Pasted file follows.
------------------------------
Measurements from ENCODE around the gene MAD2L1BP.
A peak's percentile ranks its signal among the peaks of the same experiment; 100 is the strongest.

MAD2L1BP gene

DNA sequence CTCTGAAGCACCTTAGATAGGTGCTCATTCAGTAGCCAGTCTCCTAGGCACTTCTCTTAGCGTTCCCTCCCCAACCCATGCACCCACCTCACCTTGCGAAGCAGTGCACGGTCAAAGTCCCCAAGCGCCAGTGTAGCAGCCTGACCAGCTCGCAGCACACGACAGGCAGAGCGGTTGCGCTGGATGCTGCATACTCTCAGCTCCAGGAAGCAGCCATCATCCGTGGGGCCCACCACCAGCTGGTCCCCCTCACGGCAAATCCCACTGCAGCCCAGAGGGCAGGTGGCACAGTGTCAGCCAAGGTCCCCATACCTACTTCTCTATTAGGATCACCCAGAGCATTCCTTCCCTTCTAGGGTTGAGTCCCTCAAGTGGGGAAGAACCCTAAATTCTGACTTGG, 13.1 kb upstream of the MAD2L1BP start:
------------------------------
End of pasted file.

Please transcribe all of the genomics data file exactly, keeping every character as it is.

Measurements from ENCODE around the gene MAD2L1BP.
A peak's percentile ranks its signal among the peaks of the same experiment; 100 is the strongest.

MAD2L1BP gene

DNA sequence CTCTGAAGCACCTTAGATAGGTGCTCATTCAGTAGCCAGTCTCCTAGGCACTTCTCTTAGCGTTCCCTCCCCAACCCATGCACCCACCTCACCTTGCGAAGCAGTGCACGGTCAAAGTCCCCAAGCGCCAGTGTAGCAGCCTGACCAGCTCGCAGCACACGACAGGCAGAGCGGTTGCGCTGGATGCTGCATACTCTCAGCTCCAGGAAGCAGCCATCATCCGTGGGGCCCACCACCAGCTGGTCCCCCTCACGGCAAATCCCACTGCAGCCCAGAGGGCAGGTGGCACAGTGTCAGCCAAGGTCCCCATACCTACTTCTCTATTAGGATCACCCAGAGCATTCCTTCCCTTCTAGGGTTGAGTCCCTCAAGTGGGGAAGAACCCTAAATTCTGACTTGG, 13.1 kb upstream of the MAD2L1BP start: